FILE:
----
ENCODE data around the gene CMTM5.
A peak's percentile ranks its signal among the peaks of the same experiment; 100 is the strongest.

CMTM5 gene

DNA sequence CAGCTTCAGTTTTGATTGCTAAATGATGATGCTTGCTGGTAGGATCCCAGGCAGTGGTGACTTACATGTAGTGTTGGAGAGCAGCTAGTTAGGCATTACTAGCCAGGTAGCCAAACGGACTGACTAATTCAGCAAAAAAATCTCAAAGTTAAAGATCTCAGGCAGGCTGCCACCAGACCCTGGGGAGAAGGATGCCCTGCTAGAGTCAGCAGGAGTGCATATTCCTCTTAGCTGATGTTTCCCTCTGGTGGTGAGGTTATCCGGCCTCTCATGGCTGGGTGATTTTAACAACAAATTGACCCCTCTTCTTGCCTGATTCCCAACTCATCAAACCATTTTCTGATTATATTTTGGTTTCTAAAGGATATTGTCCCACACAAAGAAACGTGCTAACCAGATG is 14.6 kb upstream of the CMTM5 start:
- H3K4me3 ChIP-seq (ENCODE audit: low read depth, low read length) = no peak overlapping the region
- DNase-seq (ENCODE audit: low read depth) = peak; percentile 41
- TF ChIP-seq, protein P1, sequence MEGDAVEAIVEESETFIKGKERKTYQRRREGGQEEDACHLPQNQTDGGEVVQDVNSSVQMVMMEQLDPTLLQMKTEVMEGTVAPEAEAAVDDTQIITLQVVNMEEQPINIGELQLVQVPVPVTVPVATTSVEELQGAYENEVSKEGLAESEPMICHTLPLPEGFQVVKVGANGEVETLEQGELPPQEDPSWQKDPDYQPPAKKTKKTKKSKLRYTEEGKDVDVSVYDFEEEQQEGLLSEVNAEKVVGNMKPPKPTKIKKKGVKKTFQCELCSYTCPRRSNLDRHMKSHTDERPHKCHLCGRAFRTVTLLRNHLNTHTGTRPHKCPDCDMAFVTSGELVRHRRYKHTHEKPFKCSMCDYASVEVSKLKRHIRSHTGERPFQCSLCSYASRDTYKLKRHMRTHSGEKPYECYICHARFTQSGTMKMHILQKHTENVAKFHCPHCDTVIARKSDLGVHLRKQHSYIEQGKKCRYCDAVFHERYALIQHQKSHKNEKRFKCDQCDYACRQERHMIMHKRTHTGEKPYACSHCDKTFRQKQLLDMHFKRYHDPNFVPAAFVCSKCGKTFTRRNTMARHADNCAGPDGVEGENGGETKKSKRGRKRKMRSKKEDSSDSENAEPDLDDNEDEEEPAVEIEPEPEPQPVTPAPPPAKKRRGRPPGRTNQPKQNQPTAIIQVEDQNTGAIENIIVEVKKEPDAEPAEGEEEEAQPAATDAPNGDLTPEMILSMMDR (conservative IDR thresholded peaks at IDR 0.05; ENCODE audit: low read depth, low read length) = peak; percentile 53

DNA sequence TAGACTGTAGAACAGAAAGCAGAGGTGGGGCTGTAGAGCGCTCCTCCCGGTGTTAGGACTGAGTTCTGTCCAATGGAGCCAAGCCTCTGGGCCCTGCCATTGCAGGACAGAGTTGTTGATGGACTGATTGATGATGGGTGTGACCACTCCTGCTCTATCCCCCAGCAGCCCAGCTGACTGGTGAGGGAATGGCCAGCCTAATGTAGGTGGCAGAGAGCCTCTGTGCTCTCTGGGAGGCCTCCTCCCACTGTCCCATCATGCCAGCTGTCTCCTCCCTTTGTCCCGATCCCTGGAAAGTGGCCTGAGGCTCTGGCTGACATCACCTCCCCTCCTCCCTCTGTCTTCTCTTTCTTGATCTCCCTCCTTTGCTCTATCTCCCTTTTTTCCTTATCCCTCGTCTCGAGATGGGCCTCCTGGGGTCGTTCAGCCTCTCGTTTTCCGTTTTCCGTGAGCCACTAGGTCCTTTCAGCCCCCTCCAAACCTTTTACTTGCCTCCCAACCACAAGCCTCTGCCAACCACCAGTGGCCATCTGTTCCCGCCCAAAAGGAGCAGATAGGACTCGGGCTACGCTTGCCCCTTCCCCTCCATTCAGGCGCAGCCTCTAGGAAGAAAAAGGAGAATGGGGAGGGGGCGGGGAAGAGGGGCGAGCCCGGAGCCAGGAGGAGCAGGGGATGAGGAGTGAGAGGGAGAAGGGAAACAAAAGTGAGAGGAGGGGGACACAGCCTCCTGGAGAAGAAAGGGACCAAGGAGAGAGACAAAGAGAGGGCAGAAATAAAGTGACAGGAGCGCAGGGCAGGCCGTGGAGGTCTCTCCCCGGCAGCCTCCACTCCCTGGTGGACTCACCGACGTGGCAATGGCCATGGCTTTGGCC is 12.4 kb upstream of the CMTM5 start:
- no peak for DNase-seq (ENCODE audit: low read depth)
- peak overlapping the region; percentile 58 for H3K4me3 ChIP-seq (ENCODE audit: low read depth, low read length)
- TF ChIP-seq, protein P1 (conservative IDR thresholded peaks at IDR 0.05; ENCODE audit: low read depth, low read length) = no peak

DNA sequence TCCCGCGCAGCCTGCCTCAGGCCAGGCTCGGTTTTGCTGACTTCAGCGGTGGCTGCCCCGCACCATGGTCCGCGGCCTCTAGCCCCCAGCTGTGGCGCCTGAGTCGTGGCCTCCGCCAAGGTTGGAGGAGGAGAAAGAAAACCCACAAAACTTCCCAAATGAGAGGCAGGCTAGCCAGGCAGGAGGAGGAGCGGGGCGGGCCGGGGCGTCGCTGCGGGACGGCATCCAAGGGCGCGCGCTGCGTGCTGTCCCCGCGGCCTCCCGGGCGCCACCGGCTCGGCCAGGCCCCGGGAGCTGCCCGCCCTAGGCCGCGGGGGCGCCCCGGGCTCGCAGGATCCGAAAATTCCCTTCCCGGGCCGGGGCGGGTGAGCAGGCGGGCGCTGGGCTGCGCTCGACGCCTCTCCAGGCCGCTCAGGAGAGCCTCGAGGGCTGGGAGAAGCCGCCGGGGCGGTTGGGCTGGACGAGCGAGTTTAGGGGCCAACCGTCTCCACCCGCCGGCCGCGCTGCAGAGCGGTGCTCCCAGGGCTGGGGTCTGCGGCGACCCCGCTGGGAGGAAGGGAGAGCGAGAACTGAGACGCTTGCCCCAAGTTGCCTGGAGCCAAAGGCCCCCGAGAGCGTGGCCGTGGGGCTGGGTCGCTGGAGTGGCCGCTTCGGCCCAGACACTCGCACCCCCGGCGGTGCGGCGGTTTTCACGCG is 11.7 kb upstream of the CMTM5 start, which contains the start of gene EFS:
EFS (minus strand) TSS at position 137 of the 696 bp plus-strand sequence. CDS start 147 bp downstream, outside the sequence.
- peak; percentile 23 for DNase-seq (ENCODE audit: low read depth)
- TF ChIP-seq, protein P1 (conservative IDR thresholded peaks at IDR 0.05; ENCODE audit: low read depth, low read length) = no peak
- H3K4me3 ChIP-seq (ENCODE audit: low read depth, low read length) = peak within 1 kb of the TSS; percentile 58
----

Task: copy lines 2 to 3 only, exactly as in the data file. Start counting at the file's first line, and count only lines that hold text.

A peak's percentile ranks its signal among the peaks of the same experiment; 100 is the strongest.

CMTM5 gene